James Van Der Zee, a celebrated American photographer, made a name or himself photographing African American life during the Harlem Renaissance.
Lois Mailou Jones worked in the media of painting and textile design. Jones is an award winning artist who also championed for African and Haitian artists, was a respected professor at Howard University, and is recognized as having an immense impact on the African American experience in art.
Jacob Lawrence was raised and educated in Harlem. Eventually owning his own studio in Harlem, Lawrence produced vivid paintings that depicted the life and people of everyday Harlem.
Aaron Douglas was a painter and graphic designer, who found success when he illustrated Alain Leroy Locke’s The New Negro, a prominent book of the Harlem Renaissance. This lead to Douglas receiving further book and magazine illustration commissions, however he is also known for his murals depicting the African America experience.
Augusta Savage was a prominent sculptor of the Harlem Renaissance. Her works included busts of important African Americans of her time. Savage championed for African American artists during her lifetime, especially when it came to providing access to education and instruction for artists.
Musicians to listen to
Duke Ellington is most famous as a bandleader and composer, but he started out playing ragtime music on his piano as a teen. Many considered Ellington to be one of the most influential jazz musicians of our time.
Louis Armstrong was an innovator of jazz, changing the way in which jazz was to be known and played. Most famous for his singing and trumpet playing, Armstrong is considered an ambassador of jazz, making it mainstream and even popular for everyone to listen to.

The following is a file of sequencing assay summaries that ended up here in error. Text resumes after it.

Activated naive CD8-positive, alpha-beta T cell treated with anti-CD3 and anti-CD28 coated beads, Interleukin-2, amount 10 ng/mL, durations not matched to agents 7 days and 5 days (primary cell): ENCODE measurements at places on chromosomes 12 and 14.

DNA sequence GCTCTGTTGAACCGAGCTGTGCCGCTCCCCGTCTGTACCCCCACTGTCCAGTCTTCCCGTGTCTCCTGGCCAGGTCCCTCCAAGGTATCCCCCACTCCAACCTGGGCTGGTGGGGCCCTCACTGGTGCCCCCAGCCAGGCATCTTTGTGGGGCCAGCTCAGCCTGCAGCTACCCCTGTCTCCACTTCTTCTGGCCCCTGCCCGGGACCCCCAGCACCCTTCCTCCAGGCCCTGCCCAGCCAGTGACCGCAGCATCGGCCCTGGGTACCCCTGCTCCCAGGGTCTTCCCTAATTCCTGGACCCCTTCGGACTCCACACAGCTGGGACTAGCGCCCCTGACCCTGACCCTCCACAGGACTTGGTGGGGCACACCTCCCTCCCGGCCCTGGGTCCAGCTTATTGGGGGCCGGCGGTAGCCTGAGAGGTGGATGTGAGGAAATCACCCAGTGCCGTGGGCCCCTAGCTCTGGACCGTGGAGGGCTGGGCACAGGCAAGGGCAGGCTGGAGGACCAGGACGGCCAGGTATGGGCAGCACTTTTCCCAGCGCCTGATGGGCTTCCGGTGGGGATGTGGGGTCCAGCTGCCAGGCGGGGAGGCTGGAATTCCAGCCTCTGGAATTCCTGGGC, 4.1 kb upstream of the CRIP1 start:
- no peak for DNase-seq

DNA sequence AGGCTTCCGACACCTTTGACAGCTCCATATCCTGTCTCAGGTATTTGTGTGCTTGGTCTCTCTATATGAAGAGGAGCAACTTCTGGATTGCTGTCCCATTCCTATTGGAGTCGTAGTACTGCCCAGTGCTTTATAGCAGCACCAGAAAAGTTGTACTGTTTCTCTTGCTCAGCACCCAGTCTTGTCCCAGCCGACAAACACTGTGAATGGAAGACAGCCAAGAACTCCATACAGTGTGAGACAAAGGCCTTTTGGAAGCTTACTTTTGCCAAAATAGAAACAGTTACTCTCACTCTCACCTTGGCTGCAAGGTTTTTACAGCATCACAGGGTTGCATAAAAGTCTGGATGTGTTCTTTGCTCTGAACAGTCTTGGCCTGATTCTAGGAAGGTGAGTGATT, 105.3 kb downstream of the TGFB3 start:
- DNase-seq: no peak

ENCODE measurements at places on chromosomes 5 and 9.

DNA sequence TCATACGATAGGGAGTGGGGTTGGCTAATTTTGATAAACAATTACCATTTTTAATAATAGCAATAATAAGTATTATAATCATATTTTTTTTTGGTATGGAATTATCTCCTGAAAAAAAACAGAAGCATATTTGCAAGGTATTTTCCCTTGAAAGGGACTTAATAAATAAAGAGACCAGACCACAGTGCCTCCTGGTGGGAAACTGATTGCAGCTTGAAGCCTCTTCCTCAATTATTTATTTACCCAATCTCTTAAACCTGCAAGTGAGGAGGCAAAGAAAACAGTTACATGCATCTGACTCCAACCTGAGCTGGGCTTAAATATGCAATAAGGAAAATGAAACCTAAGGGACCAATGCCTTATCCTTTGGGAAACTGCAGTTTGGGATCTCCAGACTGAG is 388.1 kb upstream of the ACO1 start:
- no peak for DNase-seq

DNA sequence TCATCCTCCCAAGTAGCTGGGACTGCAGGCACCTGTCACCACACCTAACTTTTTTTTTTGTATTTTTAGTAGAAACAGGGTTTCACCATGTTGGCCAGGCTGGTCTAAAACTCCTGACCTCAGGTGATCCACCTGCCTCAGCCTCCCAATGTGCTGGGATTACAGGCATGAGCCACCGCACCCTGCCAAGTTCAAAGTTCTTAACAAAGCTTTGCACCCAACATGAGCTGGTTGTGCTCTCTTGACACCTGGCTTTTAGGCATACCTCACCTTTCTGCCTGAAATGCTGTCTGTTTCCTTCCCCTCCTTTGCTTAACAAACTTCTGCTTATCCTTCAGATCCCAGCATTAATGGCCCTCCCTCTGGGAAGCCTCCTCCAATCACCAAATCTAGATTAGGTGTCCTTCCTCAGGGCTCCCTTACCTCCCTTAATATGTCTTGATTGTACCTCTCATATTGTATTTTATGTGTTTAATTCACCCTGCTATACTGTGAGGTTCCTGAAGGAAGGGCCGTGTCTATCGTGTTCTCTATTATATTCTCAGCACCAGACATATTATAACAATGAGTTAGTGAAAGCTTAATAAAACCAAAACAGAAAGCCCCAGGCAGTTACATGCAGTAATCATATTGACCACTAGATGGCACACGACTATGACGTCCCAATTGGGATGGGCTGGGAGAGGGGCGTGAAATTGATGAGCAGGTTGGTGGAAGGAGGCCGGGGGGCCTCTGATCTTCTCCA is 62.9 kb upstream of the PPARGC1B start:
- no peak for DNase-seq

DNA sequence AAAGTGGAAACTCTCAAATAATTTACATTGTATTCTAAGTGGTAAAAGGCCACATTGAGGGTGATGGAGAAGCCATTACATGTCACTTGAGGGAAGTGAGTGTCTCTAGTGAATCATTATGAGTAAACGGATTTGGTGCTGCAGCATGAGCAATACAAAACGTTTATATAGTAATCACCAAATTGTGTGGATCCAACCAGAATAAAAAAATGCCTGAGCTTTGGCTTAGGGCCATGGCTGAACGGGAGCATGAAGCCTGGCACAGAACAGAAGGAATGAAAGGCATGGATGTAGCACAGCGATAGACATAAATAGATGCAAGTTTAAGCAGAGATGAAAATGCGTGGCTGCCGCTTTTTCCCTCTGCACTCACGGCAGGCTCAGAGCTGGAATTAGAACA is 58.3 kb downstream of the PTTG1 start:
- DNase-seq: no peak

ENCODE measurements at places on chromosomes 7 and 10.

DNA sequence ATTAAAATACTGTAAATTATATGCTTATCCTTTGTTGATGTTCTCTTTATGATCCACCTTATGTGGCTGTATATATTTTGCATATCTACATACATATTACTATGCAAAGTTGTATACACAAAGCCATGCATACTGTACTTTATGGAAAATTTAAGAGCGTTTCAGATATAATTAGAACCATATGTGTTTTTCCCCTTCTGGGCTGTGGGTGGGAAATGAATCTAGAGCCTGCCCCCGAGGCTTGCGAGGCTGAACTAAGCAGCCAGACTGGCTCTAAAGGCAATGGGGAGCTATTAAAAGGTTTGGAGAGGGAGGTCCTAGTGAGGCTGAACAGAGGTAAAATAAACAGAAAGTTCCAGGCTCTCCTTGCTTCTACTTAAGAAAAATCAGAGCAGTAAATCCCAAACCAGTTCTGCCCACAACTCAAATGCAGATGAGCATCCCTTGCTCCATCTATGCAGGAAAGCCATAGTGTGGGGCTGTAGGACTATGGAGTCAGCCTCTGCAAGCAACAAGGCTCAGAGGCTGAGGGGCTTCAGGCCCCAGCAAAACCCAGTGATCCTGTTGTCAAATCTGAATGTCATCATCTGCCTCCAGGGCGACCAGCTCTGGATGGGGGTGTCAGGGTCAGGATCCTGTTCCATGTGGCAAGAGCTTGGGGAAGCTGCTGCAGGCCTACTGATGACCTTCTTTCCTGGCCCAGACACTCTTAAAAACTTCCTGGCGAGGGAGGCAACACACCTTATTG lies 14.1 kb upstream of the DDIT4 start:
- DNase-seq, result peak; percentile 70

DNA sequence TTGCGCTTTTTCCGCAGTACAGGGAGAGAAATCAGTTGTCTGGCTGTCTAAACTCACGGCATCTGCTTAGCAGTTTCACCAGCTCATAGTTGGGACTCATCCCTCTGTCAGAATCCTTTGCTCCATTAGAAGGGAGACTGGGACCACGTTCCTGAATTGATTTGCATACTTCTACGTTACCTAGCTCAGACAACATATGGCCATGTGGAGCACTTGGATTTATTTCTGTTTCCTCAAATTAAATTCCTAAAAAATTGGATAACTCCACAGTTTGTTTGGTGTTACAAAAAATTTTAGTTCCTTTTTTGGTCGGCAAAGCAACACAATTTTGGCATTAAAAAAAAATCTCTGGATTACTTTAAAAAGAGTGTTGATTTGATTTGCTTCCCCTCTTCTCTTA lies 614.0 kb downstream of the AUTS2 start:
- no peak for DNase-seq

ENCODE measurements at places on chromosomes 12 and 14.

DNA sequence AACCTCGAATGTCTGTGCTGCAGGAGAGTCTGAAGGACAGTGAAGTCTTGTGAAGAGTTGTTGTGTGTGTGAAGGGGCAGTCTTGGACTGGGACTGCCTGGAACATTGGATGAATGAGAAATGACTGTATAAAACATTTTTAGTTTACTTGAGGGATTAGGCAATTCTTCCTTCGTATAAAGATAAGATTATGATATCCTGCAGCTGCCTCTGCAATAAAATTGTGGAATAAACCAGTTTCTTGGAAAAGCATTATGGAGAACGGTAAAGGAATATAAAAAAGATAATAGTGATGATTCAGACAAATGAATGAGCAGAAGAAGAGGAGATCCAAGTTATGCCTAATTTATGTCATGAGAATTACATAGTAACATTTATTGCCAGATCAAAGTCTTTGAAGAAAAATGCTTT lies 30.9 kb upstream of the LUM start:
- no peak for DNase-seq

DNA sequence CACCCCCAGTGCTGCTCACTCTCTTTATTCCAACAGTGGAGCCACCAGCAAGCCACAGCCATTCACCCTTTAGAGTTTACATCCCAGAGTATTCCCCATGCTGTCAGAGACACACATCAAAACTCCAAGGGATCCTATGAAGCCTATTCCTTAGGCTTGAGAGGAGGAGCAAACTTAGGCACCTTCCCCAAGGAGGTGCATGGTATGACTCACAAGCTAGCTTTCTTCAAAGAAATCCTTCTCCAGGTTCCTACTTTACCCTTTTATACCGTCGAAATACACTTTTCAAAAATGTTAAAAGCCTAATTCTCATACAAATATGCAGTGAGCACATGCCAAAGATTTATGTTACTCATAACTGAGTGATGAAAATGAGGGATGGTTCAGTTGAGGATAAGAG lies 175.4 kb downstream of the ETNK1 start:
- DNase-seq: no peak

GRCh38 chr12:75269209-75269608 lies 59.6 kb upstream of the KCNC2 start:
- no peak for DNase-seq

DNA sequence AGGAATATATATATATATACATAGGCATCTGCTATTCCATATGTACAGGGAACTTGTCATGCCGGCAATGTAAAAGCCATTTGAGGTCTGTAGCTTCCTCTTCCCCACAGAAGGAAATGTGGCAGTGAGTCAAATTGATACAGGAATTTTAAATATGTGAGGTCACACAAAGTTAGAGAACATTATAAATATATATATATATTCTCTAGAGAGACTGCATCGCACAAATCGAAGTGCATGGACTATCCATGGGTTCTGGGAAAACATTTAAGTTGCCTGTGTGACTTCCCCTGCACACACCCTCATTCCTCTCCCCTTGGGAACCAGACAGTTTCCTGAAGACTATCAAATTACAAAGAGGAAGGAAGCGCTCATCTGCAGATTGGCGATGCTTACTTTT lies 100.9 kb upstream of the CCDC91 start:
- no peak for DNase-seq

Billie Holiday lived a hard life from the day she was born to the day she died. Holiday, however, is one of the most recognized female jazz vocalists of our time. She made a name for herself singing in Harlem nightclubs, and was able to vocalize the hardships that African Americans were experiencing in the ’20s and ’30s.
Most famous as a blues singer, Bessie Smith is known for bringing raw emotion to her signing. As much a personality on the stage as off, Smith was known for her flamboyant attitude and magnetic stage presence.
Much like Duke Ellington, Cab Calloway found fame as a bandleader playing clubs in Harlem. As much a performer as a talented musician, Calloway is most famous for introducing the scat style of singing to the American public.
Considered the “Mother of the Blues,” Ma Rainey influenced many of the key figures of the Harlem Renaissance. Believed to be the first to coin the style of singing “the blues,” Rainey often sang of the hardships of the African American people of her time.
-Colleen Seisser, currently reading The 5th Wave by Rick Yancey